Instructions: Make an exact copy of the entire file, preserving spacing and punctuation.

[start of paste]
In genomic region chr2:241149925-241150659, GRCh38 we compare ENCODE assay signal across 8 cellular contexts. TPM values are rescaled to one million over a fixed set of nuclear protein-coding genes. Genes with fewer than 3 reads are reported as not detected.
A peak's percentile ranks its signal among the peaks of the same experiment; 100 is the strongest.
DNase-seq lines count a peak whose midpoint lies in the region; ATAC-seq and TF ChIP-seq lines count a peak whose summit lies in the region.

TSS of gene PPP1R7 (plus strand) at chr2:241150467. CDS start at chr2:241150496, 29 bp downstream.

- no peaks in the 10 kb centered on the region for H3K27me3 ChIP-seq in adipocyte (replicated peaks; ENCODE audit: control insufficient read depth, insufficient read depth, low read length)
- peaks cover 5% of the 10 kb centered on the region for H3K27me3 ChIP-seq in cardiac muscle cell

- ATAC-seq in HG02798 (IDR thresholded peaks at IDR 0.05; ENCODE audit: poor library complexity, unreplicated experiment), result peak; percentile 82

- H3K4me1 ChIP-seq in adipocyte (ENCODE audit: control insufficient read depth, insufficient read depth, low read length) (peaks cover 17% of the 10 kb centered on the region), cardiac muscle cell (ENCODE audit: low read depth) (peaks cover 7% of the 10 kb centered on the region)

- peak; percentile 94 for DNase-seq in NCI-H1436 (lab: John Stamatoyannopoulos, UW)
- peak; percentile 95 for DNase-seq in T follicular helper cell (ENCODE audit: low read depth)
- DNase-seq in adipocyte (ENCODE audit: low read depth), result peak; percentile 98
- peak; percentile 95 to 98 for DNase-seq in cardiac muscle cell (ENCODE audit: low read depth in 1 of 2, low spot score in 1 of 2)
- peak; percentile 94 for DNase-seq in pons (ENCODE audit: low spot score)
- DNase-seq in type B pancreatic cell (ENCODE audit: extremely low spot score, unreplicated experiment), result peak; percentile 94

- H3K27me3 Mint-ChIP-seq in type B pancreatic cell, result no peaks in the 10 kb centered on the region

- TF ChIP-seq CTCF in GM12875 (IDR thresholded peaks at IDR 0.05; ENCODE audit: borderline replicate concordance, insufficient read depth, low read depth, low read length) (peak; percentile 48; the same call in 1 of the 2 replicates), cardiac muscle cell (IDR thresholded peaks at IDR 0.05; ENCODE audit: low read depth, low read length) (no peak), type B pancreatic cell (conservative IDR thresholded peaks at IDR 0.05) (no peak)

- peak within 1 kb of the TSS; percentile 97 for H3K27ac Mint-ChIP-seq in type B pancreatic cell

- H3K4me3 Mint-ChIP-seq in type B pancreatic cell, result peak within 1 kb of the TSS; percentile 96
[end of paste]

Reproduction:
In genomic region chr2:241149925-241150659, GRCh38 we compare ENCODE assay signal across 8 cellular contexts. TPM values are rescaled to one million over a fixed set of nuclear protein-coding genes. Genes with fewer than 3 reads are reported as not detected.
A peak's percentile ranks its signal among the peaks of the same experiment; 100 is the strongest.
DNase-seq lines count a peak whose midpoint lies in the region; ATAC-seq and TF ChIP-seq lines count a peak whose summit lies in the region.

TSS of gene PPP1R7 (plus strand) at chr2:241150467. CDS start at chr2:241150496, 29 bp downstream.

- no peaks in the 10 kb centered on the region for H3K27me3 ChIP-seq in adipocyte (replicated peaks; ENCODE audit: control insufficient read depth, insufficient read depth, low read length)
- peaks cover 5% of the 10 kb centered on the region for H3K27me3 ChIP-seq in cardiac muscle cell

- ATAC-seq in HG02798 (IDR thresholded peaks at IDR 0.05; ENCODE audit: poor library complexity, unreplicated experiment), result peak; percentile 82

- H3K4me1 ChIP-seq in adipocyte (ENCODE audit: control insufficient read depth, insufficient read depth, low read length) (peaks cover 17% of the 10 kb centered on the region), cardiac muscle cell (ENCODE audit: low read depth) (peaks cover 7% of the 10 kb centered on the region)

- peak; percentile 94 for DNase-seq in NCI-H1436 (lab: John Stamatoyannopoulos, UW)
- peak; percentile 95 for DNase-seq in T follicular helper cell (ENCODE audit: low read depth)
- DNase-seq in adipocyte (ENCODE audit: low read depth), result peak; percentile 98
- peak; percentile 95 to 98 for DNase-seq in cardiac muscle cell (ENCODE audit: low read depth in 1 of 2, low spot score in 1 of 2)
- peak; percentile 94 for DNase-seq in pons (ENCODE audit: low spot score)
- DNase-seq in type B pancreatic cell (ENCODE audit: extremely low spot score, unreplicated experiment), result peak; percentile 94

- H3K27me3 Mint-ChIP-seq in type B pancreatic cell, result no peaks in the 10 kb centered on the region

- TF ChIP-seq CTCF in GM12875 (IDR thresholded peaks at IDR 0.05; ENCODE audit: borderline replicate concordance, insufficient read depth, low read depth, low read length) (peak; percentile 48; the same call in 1 of the 2 replicates), cardiac muscle cell (IDR thresholded peaks at IDR 0.05; ENCODE audit: low read depth, low read length) (no peak), type B pancreatic cell (conservative IDR thresholded peaks at IDR 0.05) (no peak)

- peak within 1 kb of the TSS; percentile 97 for H3K27ac Mint-ChIP-seq in type B pancreatic cell

- H3K4me3 Mint-ChIP-seq in type B pancreatic cell, result peak within 1 kb of the TSS; percentile 96